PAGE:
The mini-sub that carried the first humans to the Titanic is in San Diego looking for fresh discoveries

The submersible Alvin
The submersible Alvin has made more than 5,100 dives and has carried over 3,000 people on a variety of missions.
(Luis Lamar / Woods Hole Oceanographic Institution)

Alvin, the famous research submarine that revolutionized science’s understanding of the deep oceans and took the first human explorers to the wreckage of the Titanic, has a temporary new home: San Diego.

The three-person submersible, which is owned by the Navy and operated by the Woods Hole Oceanographic Institution in Massachusetts, arrived in June and will stay until late July or early August.

The institution periodically works from UC San Diego’s large marine facility in San Diego Bay as a base when it is conducting research in Southern California.


Scientists from UCLA and UC Santa Barbara are currently using Alvin to do seafloor sampling in the Santa Barbara Basin, where there is a rich mix of marine life despite a constant and natural seepage of oil from the bottom.

In mid-July, they’ll hand Alvin over to Lisa Levin, a marine ecologist at UCSD’s Scripps Institution of Oceanography who has taken more than 50 trips aboard Alvin. Levin specializes in studying biodiversity and ecosystems, notably methane seeps.

In early August, Alvin’s engineers will spend several days conducting training exercises off San Diego, many of which are devoted to the safe operation of a sub that can descend nearly 4 miles deep.

The safety of submersibles received international attention last month when Titan, a tourist-oriented vessel with an experimental hull, imploded underwater off Newfoundland, Canada, as it was trying to dive down to the Titanic. The accident killed all five of Titan’s passengers, and it led to disclosures that many deep-sea explorers and oceanographers were concerned about the safety of the sub’s experimental design.

Bruce Strickrott, an Alvin pilot, declined Thursday to make comparisons between his submarine and Titan, which was owned by OceanGate, a tourism and expedition company.

Instead, he spoke about Alvin’s rigorous design and operation standards.

“About 60% of the sub is Navy-certified,” Strickrott said. “These are systems that are critical to the life and safety of the occupants — things like life support, windows, the flotation foam.”


The Woods Hole Oceanographic Institution added that Alvin, which has performed more than 5,100 dives, is taken out of service every five years, disassembled, inspected and reassembled, then goes through recertification by the Navy.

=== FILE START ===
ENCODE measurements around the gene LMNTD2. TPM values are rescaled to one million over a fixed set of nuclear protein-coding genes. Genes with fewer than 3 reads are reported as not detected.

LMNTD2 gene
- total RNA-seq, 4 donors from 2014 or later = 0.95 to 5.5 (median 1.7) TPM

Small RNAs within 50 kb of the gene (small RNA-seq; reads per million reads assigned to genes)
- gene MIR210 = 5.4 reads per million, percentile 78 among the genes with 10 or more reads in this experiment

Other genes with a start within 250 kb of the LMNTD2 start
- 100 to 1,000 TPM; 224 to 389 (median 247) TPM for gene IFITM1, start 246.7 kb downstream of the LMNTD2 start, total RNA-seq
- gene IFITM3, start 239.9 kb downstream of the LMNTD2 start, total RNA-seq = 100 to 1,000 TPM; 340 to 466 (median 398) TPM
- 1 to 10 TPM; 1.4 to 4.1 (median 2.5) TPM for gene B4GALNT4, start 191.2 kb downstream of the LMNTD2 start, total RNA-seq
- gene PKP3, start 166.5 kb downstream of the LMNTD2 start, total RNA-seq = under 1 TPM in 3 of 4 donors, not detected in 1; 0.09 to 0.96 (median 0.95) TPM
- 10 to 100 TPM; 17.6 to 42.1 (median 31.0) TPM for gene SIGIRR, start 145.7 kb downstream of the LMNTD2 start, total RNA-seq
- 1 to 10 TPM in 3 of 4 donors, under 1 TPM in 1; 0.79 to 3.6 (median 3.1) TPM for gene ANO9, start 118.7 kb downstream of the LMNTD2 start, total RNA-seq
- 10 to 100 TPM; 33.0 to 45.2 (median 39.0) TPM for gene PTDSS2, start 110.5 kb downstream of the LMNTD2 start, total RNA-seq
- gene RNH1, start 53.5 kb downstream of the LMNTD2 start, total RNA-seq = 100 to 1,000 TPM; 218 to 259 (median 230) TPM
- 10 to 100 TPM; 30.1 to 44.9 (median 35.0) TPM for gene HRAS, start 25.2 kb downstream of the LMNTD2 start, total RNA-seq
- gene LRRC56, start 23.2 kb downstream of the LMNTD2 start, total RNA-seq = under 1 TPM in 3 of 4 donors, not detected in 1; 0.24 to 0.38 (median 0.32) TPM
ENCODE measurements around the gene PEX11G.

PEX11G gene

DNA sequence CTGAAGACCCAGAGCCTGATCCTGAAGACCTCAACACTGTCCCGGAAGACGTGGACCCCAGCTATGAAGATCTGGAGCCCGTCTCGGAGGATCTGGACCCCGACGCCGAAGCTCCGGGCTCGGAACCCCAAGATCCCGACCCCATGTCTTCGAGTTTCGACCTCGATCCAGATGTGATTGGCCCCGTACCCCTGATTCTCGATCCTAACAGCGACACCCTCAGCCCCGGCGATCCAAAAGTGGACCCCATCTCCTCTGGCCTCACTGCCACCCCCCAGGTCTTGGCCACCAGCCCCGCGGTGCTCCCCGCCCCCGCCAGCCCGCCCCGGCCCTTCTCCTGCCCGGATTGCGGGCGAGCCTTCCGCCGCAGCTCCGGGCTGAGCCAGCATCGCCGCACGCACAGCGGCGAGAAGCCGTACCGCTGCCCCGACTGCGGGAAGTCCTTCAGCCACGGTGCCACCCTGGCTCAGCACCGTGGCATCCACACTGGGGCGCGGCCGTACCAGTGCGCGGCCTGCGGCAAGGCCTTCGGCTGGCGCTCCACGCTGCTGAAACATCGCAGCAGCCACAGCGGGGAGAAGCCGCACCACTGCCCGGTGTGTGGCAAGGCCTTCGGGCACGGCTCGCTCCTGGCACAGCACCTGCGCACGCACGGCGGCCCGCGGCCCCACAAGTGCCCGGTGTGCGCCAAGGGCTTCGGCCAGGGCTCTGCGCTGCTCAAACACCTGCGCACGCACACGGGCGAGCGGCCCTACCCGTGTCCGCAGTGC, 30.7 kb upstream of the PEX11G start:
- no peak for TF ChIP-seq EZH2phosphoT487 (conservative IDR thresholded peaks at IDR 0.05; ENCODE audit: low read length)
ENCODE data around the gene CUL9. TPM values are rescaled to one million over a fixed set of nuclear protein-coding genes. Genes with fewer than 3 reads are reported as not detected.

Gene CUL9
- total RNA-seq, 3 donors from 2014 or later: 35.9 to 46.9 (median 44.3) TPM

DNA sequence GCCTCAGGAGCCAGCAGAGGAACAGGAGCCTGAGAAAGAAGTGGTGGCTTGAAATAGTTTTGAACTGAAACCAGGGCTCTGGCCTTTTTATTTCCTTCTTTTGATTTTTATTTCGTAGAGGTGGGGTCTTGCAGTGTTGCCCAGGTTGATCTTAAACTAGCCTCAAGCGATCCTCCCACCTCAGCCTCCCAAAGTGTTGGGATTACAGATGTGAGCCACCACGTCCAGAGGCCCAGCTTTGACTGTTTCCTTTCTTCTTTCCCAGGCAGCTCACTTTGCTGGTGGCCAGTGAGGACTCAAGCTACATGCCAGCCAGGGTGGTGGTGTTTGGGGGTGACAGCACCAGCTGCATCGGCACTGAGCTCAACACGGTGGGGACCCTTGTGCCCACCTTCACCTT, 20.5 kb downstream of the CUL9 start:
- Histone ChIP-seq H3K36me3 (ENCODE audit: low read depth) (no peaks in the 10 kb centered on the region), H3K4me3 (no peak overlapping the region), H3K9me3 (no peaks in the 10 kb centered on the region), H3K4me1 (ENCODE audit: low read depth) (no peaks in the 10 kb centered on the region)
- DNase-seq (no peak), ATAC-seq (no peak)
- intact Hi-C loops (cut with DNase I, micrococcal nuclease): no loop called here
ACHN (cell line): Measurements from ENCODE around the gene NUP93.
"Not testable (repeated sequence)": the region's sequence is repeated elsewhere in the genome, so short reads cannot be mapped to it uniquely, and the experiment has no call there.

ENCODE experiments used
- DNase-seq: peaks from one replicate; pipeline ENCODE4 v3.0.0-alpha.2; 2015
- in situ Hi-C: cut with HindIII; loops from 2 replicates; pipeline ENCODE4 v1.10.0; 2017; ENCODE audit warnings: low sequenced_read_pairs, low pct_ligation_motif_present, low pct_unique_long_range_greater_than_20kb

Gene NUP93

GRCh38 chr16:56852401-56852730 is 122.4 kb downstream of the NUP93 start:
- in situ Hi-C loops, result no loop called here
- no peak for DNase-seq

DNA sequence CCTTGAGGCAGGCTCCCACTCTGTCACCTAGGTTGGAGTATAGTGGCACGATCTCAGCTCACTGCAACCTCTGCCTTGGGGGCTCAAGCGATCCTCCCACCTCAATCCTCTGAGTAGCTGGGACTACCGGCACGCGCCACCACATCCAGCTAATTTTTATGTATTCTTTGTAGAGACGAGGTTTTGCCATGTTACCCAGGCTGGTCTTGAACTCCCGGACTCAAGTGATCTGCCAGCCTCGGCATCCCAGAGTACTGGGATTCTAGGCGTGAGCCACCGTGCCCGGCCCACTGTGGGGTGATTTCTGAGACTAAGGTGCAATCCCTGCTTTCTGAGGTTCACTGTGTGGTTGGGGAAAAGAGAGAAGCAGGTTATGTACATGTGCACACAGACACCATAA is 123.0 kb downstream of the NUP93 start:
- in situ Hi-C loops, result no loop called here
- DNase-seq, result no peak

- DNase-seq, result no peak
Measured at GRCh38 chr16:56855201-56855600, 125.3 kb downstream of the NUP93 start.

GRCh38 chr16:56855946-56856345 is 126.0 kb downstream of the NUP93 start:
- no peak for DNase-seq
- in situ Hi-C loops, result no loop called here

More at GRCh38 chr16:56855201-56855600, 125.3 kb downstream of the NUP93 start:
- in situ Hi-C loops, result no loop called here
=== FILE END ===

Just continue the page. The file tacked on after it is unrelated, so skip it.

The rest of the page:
The original Alvin was commissioned in 1964 and made a major contribution two years later when it located a 1.45 megaton hydrogen bomb that fell into the Mediterranean Sea after a B-52 bomber collided with a tanker aircraft. The bomb, sitting in water nearly 3,000 feet deep, was later recovered.

In 1968, Alvin suffered a near-tragic accident. The cables holding the sub snapped while it was being lowered into the ocean off Massachusetts. Alvin tumbled into the sea and sank. Its three crew members managed to escape before that happened.

Alvin was recovered in 1969 and put back into service, leading to a series of historic achievements that included the first close-up photography of the Mid-Atlantic Ridge, which is part of the longest mountain system on Earth. Among other things, the images helped clarify how portions of the seafloor spread.

That advance was followed in 1977 by the discovery of rich and varied marine life thriving in the Galapagos Islands near warm, deep and very dark seafloor vents. Scientists realized this was made possible by chemosynthesis rather than photosynthesis, a major finding at the time.

Alvin’s profile became more public in 1986 when oceanographer Robert Ballard and his colleagues climbed inside the sub and successfully rode it down to the Titanic, whose location had been found only a year earlier.


The photos and videos from that dive were electrifying and helped give birth to an undersea tourism industry that included OceanGate, Titan’s owner, which suspended operations earlier this week.